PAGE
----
BB threw the room a disinterested glance. “She went home this afternoon. I tried to talk her out of it but she was most insistent. She wanted to clean up the mess left behind by whoever killed her son.”
The words were spoken so coldly I didn’t know how to respond. “ But I saw an opening I couldn’t resist. “I should really get home too. I’m worried the vandals who broke in last night will be back.”
“Then you’re much safer here, aren’t you?” She smiled and the effect was astounding. Her whole face transformed under that smile, making her look almost pretty.
She reached out and grabbed my hand. I flinched, tugging it away, and she looked hurt. “I’m sorry. I was just trying to be friendly.”
Despite her strangeness, I believed that she was trying. “No, I’m sorry. I’m just a little jumpy from everything that’s happened. It’s nothing personal.”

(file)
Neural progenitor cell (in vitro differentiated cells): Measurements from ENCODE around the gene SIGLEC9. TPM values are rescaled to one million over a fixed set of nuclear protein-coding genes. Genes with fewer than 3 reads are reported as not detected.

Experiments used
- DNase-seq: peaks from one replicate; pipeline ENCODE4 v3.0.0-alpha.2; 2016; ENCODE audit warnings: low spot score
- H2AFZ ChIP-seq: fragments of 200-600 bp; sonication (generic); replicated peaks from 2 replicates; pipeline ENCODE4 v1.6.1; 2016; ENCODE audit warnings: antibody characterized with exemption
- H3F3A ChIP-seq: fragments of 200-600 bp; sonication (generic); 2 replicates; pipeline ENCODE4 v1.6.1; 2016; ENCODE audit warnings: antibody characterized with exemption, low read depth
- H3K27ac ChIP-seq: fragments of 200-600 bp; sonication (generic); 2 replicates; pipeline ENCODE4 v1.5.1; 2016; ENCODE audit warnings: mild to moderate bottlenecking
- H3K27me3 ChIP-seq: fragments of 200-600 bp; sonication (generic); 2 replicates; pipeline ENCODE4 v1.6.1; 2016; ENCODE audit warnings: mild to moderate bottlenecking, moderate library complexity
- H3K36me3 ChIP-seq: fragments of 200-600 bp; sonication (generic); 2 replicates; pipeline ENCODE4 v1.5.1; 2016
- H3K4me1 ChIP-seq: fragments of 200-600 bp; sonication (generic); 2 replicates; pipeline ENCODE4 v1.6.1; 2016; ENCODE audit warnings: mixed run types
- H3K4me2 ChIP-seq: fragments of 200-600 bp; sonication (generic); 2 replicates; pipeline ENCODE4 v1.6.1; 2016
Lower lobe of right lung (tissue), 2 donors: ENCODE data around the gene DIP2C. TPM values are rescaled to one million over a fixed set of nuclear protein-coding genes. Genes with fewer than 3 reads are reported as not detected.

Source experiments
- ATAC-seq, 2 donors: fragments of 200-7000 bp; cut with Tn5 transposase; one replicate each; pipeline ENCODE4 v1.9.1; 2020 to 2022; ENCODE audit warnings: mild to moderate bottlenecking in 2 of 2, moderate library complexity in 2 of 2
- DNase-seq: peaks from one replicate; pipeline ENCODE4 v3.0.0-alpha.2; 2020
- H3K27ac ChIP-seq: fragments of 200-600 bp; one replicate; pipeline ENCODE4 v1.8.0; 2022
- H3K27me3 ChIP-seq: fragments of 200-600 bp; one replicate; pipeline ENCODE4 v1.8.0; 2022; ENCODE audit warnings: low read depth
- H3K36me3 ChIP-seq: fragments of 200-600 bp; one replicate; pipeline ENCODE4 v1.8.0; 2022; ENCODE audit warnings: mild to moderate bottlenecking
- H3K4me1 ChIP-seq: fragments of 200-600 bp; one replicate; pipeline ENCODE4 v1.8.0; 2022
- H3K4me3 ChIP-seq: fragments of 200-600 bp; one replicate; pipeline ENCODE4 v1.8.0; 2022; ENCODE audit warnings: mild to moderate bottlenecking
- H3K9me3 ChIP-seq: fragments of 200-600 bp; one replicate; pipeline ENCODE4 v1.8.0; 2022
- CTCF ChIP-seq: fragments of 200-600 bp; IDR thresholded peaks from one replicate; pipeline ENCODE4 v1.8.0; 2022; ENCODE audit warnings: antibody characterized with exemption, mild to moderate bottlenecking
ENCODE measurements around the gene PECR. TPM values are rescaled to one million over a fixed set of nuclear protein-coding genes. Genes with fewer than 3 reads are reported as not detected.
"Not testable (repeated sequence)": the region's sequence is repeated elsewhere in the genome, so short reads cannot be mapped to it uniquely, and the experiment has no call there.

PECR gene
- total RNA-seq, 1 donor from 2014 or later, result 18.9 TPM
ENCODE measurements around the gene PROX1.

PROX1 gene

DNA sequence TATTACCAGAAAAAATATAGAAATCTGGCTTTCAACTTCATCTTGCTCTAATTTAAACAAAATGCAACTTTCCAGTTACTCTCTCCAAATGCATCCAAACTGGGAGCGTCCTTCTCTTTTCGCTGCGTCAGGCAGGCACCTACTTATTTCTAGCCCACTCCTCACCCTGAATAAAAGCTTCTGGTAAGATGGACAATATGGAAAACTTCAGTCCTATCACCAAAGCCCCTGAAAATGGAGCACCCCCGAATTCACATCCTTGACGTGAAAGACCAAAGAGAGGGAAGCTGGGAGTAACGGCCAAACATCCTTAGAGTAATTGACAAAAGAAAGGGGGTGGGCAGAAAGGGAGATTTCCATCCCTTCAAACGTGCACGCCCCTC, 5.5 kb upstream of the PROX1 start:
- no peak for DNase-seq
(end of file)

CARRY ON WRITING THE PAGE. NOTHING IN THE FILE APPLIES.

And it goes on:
She nodded. “Come on, dinner’s getting cold.”
My attempts to converse with her were no more successful at dinner than they had been at lunch. BB said very little, seeming to be weighing her every movement on my reactions. It was a very disconcerting thing and I started to wonder if Mr. Bond, as nice as he’d seemed, might not be an overbearing husband. She certainly seemed like someone who’d been abused. I decided to try to suss out any problems in that direction. “So, is your husband going to be home soon?”
She shook her head, nibbling on a tiny bite of brownie. “Not for a few hours yet.”
“He works long hours, huh?”